In this blog, we will learn various methods to convert double to int in C++, with clear explanations and example programs.

## Introduction:

Converting data from one type to another is a common operation in programming. In C++, you might often find yourself needing to convert a double (a floating-point number) into an int (an integer). This process may seem straightforward, but there are several methods to consider, each with its own implications. In this blog, we will explore various methods for converting a double to an int in C++.

## Method 1: Casting

The first method for converting a double to an int is casting. In C++, casting is the process of changing the type of a variable explicitly. In this case, you can use a C-style cast or a more modern C++ cast like `static_cast`. Let's take a look at a simple example using casting:

``````#include <iostream>

int main() {
double doubleValue = 3.14159;
int intValue = static_cast<int>(doubleValue);

std::cout << "Double value: " << doubleValue << std::endl;
std::cout << "Int value (casted): " << intValue << std::endl;

return 0;
}
``````

### Output:

``````Double value: 3.14159
Int value (casted): 3
``````

In this method, we use the `static_cast` to explicitly cast the double value to an integer. The casting operation truncates the decimal part, effectively rounding towards zero. This is a straightforward method, but it may lead to loss of information since we are removing the fractional part. Use this method when you are confident that you want to discard the fractional part.

## Method 2: C++ Standard Library Functions

C++ provides several standard library functions to convert between data types. One such function is `std::floor` from the `<cmath>` library. `std::floor` returns the largest integer value that is less than or equal to the given double value. Here's an example:

``````#include <iostream>
#include <cmath>

int main() {
double doubleValue = 3.14159;
int intValue = std::floor(doubleValue);

std::cout << "Double value: " << doubleValue << std::endl;
std::cout << "Int value (using std::floor): " << intValue << std::endl;

return 0;
}
``````

### Output:

``````Double value: 3.14159
Int value (using std::floor): 3
``````

The `std::floor` function effectively rounds the double value down to the nearest integer. It's particularly useful when you need to ensure that the double value is always rounded towards negative infinity. This method is a better choice when you want to round down, even for negative values.

## Method 3: C++ Type Conversion Functions

C++ provides specific functions for type conversion, such as `std::stoi` and `std::stol`, which are used for converting strings to integers and longs, respectively. In our case, you can use `std::lround` from the `<cmath>` library to convert a double to the nearest long integer:

``````#include <iostream>
#include <cmath>

int main() {
double doubleValue = 3.14159;
int intValue = std::lround(doubleValue);

std::cout << "Double value: " << doubleValue << stdendl;
std::cout << "Int value (using std::lround): " << intValue << std::endl;

return 0;
}
``````

### Output:

``````Double value: 3.14159
Int value (using std::lround): 3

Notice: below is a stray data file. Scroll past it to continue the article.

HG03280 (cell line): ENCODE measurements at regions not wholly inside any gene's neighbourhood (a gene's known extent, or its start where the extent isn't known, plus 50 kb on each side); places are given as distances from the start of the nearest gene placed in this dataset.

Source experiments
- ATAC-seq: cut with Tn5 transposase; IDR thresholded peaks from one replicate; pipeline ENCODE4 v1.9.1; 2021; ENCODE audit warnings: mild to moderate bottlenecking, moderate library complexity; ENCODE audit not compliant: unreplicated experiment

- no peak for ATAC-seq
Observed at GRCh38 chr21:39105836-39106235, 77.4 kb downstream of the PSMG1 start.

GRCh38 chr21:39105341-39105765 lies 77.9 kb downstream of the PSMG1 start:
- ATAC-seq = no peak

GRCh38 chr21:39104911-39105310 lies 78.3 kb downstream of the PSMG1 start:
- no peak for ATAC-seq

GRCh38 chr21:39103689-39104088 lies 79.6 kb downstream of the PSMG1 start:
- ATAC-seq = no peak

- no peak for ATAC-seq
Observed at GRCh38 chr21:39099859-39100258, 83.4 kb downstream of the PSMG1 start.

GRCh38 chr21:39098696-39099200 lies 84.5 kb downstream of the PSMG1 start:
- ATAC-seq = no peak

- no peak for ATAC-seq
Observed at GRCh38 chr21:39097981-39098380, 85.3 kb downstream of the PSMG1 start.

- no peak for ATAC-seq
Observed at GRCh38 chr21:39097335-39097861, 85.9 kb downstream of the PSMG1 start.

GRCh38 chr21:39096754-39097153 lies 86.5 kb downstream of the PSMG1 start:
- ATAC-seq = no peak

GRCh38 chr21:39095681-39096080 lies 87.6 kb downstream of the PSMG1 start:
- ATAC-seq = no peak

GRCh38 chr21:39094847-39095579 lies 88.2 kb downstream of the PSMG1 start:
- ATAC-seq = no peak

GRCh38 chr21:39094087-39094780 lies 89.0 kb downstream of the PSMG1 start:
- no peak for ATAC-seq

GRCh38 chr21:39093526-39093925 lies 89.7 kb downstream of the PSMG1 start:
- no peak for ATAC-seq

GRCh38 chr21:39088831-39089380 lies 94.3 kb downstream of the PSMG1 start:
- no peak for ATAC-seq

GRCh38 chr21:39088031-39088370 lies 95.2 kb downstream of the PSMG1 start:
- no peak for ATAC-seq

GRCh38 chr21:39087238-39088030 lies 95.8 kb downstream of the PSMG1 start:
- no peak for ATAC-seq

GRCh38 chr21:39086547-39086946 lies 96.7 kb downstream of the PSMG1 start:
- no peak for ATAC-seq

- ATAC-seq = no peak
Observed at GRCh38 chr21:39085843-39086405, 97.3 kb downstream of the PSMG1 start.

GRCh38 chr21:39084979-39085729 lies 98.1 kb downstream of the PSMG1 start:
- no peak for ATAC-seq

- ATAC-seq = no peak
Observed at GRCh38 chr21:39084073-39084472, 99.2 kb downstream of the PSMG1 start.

``````

`std::lround` is used to round a double value to the nearest integer, following the standard rounding rules. It's a better choice when you need to round to the nearest integer, regardless of the decimal part.

## Method 4: User-Defined Rounding Logic

In some cases, you may require custom rounding logic. For example, you might need to round up or down based on specific criteria. To achieve this, you can create your own rounding function. Let's look at an example where we round up to the nearest integer if the decimal part is greater than or equal to 0.5:

``````#include <iostream>
#include <cmath>

int customRound(double value) {
double fractionalPart = value - std::floor(value);
if (fractionalPart >= 0.5) {
return static_cast<int>(std::ceil(value));
} else {
return static_cast<int>(std::floor(value));
}
}

int main() {
double doubleValue = 3.67;
int intValue = customRound(doubleValue);

std::cout << "Double value: " << doubleValue << std::endl;
std::cout << "Int value (custom rounding): " << intValue << std::endl;

return 0;
}
``````

### Output:

``````Double value: 3.67
Int value (custom rounding): 4
``````

In this method, we define a custom rounding function `customRound` that rounds the double value up if the fractional part is greater than or equal to 0.5, and down otherwise. This allows you to implement custom rounding logic to suit your specific needs.

## Conclusion:

In C++, converting a double to an int is a common operation, but the choice of method can have a significant impact on your program's behavior. The method you choose should align with your requirements, whether you need to truncate the decimal part, round to the nearest integer, or implement custom rounding logic. Here's a quick recap of the methods we covered:

• Casting: Use this method when you want to truncate the decimal part and keep the integer portion.
• C++ Standard Library Functions: Functions like `std::floor` and `std::lround` provide standard rounding behavior and are suitable for most scenarios.
• User-Defined Rounding Logic: Create custom rounding functions when you have specific rounding requirements that are not covered by the standard functions.